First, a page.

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[243] same point in a northwesterly direction would not reach the skirmish line under one thousand yards.

The attack came from the west and northwest. It is necessary to bear all this in mind to understand what followed. The ‘Bloody Angle’ was held by the Second Brigade, Colonel Witcher, of General Edward Johnson's division. The Forty-second Virginia Regiment, of this brigade, held the skirmish line during the day and night of the 11th of May. At daybreak on the morning of the 12th, the Forty-eighth regiment, to which I was attached, was taken out of the salient, marched to the front and deployed to relieve the Forty-second.

It was just at this time, and whilst both regiments were extended in skirmish order, that the cheering of the charging columns of the enemy was heard, and although they were evidently close to us, none could be seen on account of a dense fog which enveloped everything. Nearly the whole of the two regiments were forced from their direct line of retreat and compelled to make a detour, or else stand the chance of running into the enemy, whose columns of attack to our left when first started were several hundred yards nearer the angle than we were. Many men kept an easterly course to avoid the fire from our own men, who, whilst they could see nothing, could hear the cheering, and were simply firing into the fog, and rejoined their commands later in the day. Many others, myself among the number, after making a detour, reached the lines where they were held by the Third brigade, General Steuart. Only a very small number re entered the angle, where all of us should have been. On crossing the works, I started up the line towards the salient, but before reaching it the enemy could be seen directly in front and about seventy yards off the line where they had halted, and one good volley would have sent the whole, helter-skelter to the rear. But it was not to be. And I can testify from personal observation as to the truth of General Walker's statement.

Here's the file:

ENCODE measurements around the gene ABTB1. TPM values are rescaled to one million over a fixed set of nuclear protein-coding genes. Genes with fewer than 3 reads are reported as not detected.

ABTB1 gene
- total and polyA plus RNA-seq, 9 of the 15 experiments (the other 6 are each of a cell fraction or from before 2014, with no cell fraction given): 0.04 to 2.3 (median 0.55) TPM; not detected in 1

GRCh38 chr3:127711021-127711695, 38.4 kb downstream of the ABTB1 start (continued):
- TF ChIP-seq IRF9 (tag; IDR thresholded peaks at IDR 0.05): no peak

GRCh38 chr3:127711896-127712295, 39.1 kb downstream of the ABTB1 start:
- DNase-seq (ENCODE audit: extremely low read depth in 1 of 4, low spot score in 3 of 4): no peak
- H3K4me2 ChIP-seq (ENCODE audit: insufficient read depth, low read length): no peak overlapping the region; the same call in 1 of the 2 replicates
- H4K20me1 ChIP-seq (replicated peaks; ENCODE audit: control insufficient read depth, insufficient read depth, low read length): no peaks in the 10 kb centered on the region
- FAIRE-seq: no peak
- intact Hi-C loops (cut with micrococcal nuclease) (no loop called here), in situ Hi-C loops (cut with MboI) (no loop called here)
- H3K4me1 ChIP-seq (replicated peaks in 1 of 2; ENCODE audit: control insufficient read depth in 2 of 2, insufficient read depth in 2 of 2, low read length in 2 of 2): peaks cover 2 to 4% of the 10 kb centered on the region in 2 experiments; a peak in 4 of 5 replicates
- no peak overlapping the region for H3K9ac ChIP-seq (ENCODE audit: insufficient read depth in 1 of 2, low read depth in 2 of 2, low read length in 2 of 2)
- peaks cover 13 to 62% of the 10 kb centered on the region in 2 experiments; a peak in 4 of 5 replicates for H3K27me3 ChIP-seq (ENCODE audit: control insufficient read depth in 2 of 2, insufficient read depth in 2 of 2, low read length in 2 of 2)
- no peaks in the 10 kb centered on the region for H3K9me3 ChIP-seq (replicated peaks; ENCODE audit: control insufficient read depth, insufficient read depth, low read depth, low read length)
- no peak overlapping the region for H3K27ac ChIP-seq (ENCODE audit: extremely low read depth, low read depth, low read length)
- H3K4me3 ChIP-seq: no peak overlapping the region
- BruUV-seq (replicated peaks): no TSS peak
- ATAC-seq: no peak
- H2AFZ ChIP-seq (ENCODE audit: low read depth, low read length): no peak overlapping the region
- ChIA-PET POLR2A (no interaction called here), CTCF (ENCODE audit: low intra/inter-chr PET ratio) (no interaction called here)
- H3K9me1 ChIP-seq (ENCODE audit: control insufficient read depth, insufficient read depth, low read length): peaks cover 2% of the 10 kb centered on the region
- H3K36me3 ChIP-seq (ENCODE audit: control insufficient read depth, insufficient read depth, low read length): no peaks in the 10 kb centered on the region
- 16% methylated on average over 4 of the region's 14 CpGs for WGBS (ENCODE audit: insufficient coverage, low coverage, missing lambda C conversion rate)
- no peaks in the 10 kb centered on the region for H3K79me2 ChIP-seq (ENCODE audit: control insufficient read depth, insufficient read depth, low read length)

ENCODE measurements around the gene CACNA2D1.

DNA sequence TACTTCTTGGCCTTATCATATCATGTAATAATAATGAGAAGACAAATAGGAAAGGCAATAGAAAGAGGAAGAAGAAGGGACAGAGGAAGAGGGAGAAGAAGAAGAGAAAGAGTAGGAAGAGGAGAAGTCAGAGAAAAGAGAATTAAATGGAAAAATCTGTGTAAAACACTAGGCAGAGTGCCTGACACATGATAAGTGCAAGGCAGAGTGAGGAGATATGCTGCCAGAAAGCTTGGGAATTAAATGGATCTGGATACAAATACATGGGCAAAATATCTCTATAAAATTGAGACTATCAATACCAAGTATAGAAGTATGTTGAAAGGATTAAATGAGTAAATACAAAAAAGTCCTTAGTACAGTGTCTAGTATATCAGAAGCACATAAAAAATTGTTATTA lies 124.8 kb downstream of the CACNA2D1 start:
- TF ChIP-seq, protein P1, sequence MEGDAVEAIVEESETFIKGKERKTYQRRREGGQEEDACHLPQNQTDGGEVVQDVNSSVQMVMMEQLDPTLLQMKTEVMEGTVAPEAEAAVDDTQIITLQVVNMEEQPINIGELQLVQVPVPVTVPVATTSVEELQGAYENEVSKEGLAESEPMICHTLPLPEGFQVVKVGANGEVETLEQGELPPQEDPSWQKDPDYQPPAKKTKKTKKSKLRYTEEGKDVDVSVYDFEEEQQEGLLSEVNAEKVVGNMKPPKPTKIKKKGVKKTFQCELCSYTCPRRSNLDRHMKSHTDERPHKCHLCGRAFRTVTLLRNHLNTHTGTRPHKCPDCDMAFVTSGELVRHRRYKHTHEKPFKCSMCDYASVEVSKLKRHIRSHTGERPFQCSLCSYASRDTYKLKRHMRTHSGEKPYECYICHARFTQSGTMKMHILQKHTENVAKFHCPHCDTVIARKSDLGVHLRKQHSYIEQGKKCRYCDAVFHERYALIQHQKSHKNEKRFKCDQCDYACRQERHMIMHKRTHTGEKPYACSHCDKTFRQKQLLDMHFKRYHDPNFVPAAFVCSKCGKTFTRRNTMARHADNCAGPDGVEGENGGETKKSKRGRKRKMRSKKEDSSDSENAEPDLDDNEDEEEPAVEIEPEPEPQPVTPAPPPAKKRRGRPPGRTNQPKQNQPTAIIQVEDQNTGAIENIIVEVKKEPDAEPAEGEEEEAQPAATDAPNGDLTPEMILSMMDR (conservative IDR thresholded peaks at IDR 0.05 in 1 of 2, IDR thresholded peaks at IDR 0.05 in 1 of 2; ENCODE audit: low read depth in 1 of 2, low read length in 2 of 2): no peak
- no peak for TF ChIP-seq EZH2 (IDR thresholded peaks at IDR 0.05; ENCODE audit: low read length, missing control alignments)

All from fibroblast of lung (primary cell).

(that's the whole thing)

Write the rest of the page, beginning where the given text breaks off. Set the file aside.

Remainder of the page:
The fire of Steuart's men in line of battte did not have the force of a hotly-contested skirmish. The penetrating mist which had been falling all night had wet the powder in the tubes, and the guns could not be fired. A sergeant of my regiment, who was with me, directed my attention to the angle. About forty yards away the enemy could be seen pouring over the works, and the artillery galloping into the salient. I saw the single gun mentioned by Colonel Carter unlimbered


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